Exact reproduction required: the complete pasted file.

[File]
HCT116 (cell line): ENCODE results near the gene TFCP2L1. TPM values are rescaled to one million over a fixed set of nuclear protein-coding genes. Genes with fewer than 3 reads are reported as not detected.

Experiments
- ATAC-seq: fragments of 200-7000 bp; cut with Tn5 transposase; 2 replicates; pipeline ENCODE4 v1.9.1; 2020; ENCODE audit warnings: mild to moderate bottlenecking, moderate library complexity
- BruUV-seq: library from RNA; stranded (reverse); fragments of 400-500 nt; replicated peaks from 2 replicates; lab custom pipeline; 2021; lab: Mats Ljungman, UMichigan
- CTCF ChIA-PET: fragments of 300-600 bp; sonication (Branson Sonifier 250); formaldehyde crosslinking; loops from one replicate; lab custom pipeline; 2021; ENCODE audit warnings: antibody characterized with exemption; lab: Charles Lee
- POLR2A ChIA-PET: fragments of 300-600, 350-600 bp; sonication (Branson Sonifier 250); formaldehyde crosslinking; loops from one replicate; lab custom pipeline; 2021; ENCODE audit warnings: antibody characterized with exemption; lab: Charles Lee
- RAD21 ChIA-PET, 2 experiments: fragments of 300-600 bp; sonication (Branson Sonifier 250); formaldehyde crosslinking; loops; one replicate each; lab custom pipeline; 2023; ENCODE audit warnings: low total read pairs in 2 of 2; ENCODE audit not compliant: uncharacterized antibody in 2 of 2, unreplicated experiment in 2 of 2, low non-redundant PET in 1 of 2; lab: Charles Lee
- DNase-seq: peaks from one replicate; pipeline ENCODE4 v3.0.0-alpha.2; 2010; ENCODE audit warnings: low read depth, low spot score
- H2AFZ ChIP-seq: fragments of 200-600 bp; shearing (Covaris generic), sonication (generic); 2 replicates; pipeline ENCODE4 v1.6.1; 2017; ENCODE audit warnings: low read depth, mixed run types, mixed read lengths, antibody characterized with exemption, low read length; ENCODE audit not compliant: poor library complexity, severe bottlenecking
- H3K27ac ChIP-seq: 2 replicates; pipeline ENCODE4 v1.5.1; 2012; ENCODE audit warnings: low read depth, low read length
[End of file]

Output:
HCT116 (cell line): ENCODE results near the gene TFCP2L1. TPM values are rescaled to one million over a fixed set of nuclear protein-coding genes. Genes with fewer than 3 reads are reported as not detected.

Experiments
- ATAC-seq: fragments of 200-7000 bp; cut with Tn5 transposase; 2 replicates; pipeline ENCODE4 v1.9.1; 2020; ENCODE audit warnings: mild to moderate bottlenecking, moderate library complexity
- BruUV-seq: library from RNA; stranded (reverse); fragments of 400-500 nt; replicated peaks from 2 replicates; lab custom pipeline; 2021; lab: Mats Ljungman, UMichigan
- CTCF ChIA-PET: fragments of 300-600 bp; sonication (Branson Sonifier 250); formaldehyde crosslinking; loops from one replicate; lab custom pipeline; 2021; ENCODE audit warnings: antibody characterized with exemption; lab: Charles Lee
- POLR2A ChIA-PET: fragments of 300-600, 350-600 bp; sonication (Branson Sonifier 250); formaldehyde crosslinking; loops from one replicate; lab custom pipeline; 2021; ENCODE audit warnings: antibody characterized with exemption; lab: Charles Lee
- RAD21 ChIA-PET, 2 experiments: fragments of 300-600 bp; sonication (Branson Sonifier 250); formaldehyde crosslinking; loops; one replicate each; lab custom pipeline; 2023; ENCODE audit warnings: low total read pairs in 2 of 2; ENCODE audit not compliant: uncharacterized antibody in 2 of 2, unreplicated experiment in 2 of 2, low non-redundant PET in 1 of 2; lab: Charles Lee
- DNase-seq: peaks from one replicate; pipeline ENCODE4 v3.0.0-alpha.2; 2010; ENCODE audit warnings: low read depth, low spot score
- H2AFZ ChIP-seq: fragments of 200-600 bp; shearing (Covaris generic), sonication (generic); 2 replicates; pipeline ENCODE4 v1.6.1; 2017; ENCODE audit warnings: low read depth, mixed run types, mixed read lengths, antibody characterized with exemption, low read length; ENCODE audit not compliant: poor library complexity, severe bottlenecking
- H3K27ac ChIP-seq: 2 replicates; pipeline ENCODE4 v1.5.1; 2012; ENCODE audit warnings: low read depth, low read length